California Leads War on Plans to Eviscerate Endangered Species Act

A bald eagle takes flight at the Museum of the Shenandaoh Valley in Winchester, Va., Feb. 1, 2016 (Scott Mason/The Winchester Star via AP, File)

SACRAMENTO, Calif. (CN) – In a federal lawsuit filed Wednesday, a coalition of states led by California accused the Trump administration of ditching science to boost corporate profits through its proposed overhaul of the Endangered Species Act.

The coalition of 18 attorneys general and the city of New York called the administration’s new rule changes “beastly” and a danger to thousands of protected species including the bald eagle and humpback whale.

“My suspicion is that the Trump administration has misread the Endangered Species Act,” said California Attorney General Xavier Becerra at a press conference. “My sense is they’ve chosen to prioritize endangering endangered species, rather than protecting those species.”

Filed in San Francisco federal court, the lawsuit asks the court to overturn three rule changes announced by the U.S. Fish and Wildlife Service and the National Marine Fisheries Service in August.

The Trump administration says the changes will undo “unnecessary regulatory burdens” and provide a much-needed update to the 1973 law that is credited with saving thousands of species from extinction.

The fight over the Endangered Species Act is the 61st lawsuit filed by California against the Trump administration. Co-plaintiffs include states like Massachusetts, Illinois, Michigan, New York and Washington state. Defendants include Interior Secretary David Bernhardt, Commerce Secretary Wilbur Ross, the U.S. Fish and Wildlife Service and the National Marine Fisheries Service.

Becerra told reporters California has a concrete interest in overturning the rules because it has more endangered or threatened species than any other mainland state, not to mention millions of acres of federal public lands that could be affected by the administration’s proposal. He says the changes violate the Administrative Procedure and National Environmental Policy acts.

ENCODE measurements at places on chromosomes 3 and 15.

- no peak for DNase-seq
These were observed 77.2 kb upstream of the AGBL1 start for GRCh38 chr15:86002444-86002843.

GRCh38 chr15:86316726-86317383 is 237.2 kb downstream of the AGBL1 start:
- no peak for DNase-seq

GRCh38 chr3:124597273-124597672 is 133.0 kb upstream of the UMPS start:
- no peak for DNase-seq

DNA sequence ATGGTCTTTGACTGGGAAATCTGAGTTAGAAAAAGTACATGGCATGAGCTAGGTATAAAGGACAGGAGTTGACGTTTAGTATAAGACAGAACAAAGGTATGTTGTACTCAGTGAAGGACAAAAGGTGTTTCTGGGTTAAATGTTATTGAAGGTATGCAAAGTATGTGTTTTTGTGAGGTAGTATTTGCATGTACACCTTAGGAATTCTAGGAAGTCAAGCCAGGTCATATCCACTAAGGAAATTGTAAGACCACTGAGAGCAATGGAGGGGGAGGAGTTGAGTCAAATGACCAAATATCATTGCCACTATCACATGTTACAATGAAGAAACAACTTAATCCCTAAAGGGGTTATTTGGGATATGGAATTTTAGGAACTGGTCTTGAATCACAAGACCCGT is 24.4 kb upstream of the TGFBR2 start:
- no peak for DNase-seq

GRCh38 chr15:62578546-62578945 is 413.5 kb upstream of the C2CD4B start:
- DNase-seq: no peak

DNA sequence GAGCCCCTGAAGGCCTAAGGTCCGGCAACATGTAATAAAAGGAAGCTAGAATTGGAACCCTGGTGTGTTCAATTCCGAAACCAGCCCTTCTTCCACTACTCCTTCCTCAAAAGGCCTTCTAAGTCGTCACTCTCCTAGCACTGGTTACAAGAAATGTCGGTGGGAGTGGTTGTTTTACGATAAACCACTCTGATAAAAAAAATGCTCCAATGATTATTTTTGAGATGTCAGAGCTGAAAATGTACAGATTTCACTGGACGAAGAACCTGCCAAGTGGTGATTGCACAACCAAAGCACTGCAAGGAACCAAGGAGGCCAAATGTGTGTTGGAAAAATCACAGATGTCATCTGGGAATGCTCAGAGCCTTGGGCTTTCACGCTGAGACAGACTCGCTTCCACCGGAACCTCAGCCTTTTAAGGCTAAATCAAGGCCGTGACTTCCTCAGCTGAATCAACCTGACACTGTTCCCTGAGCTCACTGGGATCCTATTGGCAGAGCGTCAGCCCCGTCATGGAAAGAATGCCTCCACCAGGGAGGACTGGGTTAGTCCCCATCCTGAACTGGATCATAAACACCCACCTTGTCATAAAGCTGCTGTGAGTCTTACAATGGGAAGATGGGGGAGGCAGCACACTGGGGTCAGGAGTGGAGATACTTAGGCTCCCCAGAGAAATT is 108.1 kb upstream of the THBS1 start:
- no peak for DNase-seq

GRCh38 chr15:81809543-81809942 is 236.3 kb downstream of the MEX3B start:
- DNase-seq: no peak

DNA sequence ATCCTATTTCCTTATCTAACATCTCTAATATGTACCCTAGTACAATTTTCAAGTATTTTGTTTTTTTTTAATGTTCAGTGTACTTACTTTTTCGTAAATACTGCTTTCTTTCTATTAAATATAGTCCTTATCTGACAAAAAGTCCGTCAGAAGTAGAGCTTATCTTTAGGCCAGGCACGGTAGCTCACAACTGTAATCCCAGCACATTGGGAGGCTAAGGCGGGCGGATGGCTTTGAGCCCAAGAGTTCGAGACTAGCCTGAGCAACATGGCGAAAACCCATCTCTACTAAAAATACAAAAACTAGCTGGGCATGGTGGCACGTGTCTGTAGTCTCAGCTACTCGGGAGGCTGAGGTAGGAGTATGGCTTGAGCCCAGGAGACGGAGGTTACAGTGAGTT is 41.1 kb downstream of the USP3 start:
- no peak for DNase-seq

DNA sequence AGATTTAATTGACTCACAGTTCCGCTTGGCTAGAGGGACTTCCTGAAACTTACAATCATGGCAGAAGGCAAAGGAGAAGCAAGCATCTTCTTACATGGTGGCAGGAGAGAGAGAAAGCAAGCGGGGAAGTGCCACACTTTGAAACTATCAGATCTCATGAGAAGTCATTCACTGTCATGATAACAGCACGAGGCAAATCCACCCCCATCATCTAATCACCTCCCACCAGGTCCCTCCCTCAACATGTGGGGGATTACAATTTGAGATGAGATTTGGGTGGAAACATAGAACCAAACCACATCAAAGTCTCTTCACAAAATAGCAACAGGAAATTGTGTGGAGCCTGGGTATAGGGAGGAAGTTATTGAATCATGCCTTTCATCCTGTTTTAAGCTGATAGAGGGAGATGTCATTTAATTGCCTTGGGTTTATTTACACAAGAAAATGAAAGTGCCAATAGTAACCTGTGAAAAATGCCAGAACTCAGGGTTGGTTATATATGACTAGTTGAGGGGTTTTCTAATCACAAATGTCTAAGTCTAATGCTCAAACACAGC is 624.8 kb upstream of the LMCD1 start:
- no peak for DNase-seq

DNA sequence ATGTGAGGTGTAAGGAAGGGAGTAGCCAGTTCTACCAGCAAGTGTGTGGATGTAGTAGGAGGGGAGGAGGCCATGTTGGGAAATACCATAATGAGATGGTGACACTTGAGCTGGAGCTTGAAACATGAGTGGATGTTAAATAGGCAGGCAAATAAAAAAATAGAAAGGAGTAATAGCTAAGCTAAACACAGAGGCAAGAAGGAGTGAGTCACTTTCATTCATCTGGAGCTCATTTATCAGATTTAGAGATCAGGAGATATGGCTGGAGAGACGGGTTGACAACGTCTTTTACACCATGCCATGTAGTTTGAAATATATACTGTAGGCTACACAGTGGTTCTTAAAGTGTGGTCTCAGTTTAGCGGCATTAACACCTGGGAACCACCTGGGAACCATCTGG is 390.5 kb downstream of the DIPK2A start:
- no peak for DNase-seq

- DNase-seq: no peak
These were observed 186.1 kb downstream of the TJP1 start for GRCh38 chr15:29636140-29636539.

The former Democratic congressman said the coalition of states are “coming out swinging” in defense of the Endangered Species Act.

“Humankind and the species with whom we share this planet depend on it,” Becerra continued.

The announcement of the rule changes was far from unexpected and it inevitably roiled the nation’s largest environmental groups.

The Sierra Club, Center for Biological Diversity and several others sued to block the changes less than 10 days after they were announced. The environmentalists paint the changes as business-friendly and an added threat to species already struggling to adapt to a warming climate.

“We thank them for standing up in defense of this life-saving law, which has saved 99% of species from extinction,” the Center for Biological Diversity said in response to the multistate lawsuit.

An Interior Department spokesperson defended the rule changes as “long overdue and necessary regulatory changes that will recover more imperiled species facing extinction than previously accomplished over the span of this law,” vowing “we will see them in court, and we will be steadfast in our implementation of this important act to improve conservation efforts across the country.”

Today, the Endangered Species Act protects 1,600 plant and animal species with millions of acres designated as critical habitat for their survival and recovery. Since its enactment in 1973, more than 99% of species listed as threatened or endangered have fended off extinction.

Of the nearly 2,000 species listed as at risk of extinction, 47 were deemed “recovered” and taken off the list. Another 18 are now being considered for delisting.

The National Audubon Society, a nonprofit committed to protecting birds, said the lawsuits are particularly important in light of a recent study that estimated almost 3 billion birds have vanished from North America over the last 50 years. Meghan Hertel, the society’s director of land and water conservation, joined Becerra’s press conference and credited the Endangered Species Act with saving birds like the brown pelican, the peregrine falcon and the bald eagle.

“The Endangered Species Act works,” Hertel said. “With this lawsuit, California is once again demonstrating its leadership on environmental issues and protecting vulnerable species.”

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